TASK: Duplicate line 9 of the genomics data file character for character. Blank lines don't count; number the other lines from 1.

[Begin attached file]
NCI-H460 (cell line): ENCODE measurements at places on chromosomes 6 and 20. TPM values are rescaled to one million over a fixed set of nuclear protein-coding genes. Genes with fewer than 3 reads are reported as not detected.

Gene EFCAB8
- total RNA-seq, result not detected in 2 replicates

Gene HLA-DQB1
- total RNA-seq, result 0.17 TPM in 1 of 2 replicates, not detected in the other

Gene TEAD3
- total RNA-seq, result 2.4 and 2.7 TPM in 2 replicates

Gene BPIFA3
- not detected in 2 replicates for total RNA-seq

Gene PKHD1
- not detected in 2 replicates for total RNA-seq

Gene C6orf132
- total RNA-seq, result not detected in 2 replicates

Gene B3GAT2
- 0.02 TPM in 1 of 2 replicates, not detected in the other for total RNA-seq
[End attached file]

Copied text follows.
- not detected in 2 replicates for total RNA-seq